Don’t Let Trump Repeat His New York Case Social Posts, Government Says

Jack Smith asked a D.C. judge to set strict limits on what Trump can know and say about jurors in his election interference case.
Former President Donald Trump speaks as he returns from a short break during the second day of his civil fraud trial at New York State Supreme Court on October 03, 2023 in New York City. (Photo by Michael M. Santiago/Getty Images)
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Special counsel Jack Smith asked a D.C. federal judge on Tuesday to stop Donald Trump from harassing jurors before he has the opportunity to do so.

Smith cited Trump’s attacks last week on a judge and his assistant in the civil fraud case brought last week by New York state Attorney General Letitia James as one salient and recent example of Trump’s record of using social media “in an intimidating manner.”

There are still five months before the D.C. coup attempt trial is set to start; this is a strikingly early time for Smith to raise questions around jury selection and protection of their identities. But the move fits into a pattern which has emerged as Smith tussles with Trump’s attorneys in the D.C. and South Florida cases: federal prosecutors have spent time studying how Trump acts in the face of a threat, and are trying to preempt his behavior.

In this case, Smith filed a motion asking U.S. District Judge Tanya Chutkan for the District of Columbia to use a “written questionnaire” to examine jurors without forcing all prospects to appear in court, and to adopt what Smith described as “standard measures to protect the identities, privacy, and security of prospective and selected jurors.”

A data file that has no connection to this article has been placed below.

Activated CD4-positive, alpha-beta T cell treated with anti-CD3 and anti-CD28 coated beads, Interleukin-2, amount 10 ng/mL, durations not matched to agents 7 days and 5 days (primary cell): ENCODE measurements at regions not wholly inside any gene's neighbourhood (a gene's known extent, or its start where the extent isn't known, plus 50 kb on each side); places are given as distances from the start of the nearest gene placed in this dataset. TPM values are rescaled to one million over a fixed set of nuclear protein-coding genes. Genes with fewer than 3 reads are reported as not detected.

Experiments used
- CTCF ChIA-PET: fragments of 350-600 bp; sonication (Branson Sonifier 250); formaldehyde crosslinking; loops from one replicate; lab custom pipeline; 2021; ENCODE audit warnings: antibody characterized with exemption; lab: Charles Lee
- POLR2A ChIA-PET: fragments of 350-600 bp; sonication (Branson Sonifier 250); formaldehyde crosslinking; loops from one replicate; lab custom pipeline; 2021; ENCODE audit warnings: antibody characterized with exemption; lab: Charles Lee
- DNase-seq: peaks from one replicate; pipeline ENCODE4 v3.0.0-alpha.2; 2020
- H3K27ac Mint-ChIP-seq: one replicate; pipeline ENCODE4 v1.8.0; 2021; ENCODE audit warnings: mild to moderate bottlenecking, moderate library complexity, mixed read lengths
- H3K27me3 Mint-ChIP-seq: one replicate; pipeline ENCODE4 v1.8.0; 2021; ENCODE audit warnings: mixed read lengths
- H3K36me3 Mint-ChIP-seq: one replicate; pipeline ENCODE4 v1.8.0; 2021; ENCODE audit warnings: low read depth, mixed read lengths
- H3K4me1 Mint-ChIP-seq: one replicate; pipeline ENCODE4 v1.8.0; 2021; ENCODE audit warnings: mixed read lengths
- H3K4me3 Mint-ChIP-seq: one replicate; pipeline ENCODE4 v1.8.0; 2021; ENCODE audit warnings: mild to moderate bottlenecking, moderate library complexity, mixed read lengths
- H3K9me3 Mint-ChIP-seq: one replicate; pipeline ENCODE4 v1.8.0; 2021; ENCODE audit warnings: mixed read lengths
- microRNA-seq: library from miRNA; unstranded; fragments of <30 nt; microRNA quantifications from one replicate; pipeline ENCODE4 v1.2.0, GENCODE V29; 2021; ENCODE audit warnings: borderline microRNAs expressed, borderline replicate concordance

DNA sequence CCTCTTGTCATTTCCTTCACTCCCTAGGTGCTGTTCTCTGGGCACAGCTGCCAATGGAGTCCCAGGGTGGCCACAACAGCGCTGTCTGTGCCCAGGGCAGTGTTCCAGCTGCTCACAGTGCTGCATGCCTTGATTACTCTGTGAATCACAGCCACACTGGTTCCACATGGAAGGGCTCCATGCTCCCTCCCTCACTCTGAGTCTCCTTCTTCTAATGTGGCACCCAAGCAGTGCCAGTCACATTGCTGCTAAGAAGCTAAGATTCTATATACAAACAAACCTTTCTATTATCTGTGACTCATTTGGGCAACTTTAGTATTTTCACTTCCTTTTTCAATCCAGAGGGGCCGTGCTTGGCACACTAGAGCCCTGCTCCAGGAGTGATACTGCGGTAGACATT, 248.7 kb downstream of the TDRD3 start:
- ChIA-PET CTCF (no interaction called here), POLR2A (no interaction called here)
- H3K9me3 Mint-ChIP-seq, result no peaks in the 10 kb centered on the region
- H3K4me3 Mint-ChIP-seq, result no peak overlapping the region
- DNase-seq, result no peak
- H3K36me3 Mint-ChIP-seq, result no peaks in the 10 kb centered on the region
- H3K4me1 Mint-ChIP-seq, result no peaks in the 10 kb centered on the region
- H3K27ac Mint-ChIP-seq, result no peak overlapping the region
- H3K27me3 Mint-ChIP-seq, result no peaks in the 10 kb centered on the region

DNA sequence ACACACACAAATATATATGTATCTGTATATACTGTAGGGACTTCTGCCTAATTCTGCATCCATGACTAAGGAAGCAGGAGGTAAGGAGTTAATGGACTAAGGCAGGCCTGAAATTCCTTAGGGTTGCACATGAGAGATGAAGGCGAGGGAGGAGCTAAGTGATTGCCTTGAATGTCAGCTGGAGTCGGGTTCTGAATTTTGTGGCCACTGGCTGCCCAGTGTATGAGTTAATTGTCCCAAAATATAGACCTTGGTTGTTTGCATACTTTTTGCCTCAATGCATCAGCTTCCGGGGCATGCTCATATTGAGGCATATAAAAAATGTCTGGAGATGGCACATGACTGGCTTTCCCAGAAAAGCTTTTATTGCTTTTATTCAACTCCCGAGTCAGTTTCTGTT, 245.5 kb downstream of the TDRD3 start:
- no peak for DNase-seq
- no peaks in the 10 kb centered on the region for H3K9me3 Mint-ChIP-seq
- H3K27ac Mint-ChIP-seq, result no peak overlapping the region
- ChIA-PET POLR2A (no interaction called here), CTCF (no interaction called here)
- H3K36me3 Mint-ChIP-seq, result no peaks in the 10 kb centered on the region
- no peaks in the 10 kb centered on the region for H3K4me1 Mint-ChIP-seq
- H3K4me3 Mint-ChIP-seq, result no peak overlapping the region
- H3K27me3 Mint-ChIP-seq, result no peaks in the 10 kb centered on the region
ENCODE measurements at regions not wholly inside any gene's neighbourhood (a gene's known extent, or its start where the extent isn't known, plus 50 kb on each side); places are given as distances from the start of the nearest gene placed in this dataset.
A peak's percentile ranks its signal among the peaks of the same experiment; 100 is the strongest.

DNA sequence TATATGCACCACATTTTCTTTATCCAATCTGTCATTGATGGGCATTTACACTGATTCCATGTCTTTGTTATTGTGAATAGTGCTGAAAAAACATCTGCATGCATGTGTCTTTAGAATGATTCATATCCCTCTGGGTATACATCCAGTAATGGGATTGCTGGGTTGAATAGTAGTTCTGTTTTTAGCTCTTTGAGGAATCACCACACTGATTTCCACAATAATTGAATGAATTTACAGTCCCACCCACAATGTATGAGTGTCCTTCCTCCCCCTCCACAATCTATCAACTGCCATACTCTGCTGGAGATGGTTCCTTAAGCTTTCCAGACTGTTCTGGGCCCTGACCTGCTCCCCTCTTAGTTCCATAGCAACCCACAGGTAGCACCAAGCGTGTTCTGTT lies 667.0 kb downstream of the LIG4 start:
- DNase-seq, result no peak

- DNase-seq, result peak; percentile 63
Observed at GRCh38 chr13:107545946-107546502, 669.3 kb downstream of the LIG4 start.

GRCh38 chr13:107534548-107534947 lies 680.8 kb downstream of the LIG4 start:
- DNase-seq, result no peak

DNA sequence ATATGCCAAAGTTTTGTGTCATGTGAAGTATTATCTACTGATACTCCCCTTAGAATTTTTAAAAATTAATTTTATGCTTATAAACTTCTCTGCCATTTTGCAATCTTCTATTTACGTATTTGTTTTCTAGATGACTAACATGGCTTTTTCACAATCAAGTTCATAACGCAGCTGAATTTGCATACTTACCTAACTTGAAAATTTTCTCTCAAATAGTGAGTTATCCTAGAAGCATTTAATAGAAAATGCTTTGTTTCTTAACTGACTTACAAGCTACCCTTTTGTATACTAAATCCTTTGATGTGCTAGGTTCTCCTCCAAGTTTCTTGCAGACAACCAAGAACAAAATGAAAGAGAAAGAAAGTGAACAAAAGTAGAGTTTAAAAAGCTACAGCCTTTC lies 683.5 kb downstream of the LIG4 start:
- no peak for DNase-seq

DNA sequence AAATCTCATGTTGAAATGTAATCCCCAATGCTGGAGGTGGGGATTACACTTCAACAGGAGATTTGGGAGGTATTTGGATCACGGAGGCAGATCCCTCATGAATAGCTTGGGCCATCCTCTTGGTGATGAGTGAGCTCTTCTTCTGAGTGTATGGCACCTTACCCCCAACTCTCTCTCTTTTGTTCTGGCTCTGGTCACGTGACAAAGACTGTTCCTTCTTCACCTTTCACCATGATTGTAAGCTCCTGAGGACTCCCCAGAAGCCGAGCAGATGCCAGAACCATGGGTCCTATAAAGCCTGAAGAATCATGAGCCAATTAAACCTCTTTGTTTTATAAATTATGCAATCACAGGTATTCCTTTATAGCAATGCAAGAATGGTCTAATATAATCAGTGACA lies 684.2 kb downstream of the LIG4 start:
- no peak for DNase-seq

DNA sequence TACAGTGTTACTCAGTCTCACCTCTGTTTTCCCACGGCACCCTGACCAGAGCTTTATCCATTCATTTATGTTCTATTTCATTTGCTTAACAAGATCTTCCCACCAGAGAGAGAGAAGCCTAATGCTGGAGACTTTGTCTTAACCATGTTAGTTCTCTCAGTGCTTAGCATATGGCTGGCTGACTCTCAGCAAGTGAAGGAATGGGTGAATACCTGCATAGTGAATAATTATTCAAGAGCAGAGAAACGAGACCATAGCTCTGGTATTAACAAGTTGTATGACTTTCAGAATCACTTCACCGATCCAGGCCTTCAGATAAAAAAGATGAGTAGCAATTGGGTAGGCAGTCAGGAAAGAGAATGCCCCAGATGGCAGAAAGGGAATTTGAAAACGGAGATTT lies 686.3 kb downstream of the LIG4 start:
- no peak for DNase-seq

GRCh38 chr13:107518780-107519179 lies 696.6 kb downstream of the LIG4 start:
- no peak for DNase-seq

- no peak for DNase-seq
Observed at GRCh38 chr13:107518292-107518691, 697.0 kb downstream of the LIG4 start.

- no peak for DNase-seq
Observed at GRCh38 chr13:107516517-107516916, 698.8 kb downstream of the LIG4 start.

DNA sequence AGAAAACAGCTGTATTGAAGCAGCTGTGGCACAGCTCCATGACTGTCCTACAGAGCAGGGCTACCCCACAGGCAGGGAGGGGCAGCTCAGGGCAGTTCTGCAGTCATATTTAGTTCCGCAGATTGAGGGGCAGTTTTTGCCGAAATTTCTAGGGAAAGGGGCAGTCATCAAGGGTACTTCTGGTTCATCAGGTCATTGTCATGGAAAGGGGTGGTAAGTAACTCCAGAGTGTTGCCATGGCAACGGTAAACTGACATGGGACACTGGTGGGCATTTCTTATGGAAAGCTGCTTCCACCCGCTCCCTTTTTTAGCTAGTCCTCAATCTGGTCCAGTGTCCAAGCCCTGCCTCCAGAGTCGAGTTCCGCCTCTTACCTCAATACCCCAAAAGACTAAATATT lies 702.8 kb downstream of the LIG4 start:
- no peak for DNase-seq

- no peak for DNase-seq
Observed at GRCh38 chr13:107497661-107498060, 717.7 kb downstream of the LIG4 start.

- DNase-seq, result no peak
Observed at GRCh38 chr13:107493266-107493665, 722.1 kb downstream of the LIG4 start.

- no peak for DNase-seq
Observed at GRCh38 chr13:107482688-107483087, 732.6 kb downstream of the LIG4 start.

Per Smith’s proposal, the questionnaire would allow the two sides to remove a baseline of prospective jurors: those who cannot serve because of professional or other scheduling conflicts, and those who say that they cannot comply with the court’s instructions.

The content of the request is less striking than how Smith frames it, and the context he cites for making the ask necessary.

Smith homed in on Trump’s attack on Truth Social last week on a New York court assistant, in which he called her “Chuck Schumer’s girlfriend.” That prompted the judge to immediately issue an order barring parties in the case from commenting on court staff.

Federal prosecutors with Smith’s office characterized it as an example of “opposition research,” tying Trump’s attack to the political machine at his helm. In Smith’s characterization, that shows “cause for concern about what he may do with social media research on potential jurors in this case.”

Recognizing that Trump stands at the top of a political apparatus forms a key part of Smith’s argument. He reminds Judge Chutkan that Trump’s “supporters already had directed threats to the Court” and to grand jurors who returned an indictment in Fulton County District Attorney Fani Willis’ investigation.

The filing is the first of what will likely be many volleys as the two sides battle over how to handle a jury in a case where the defendant is one of the most well-known and polarizing people in the country.

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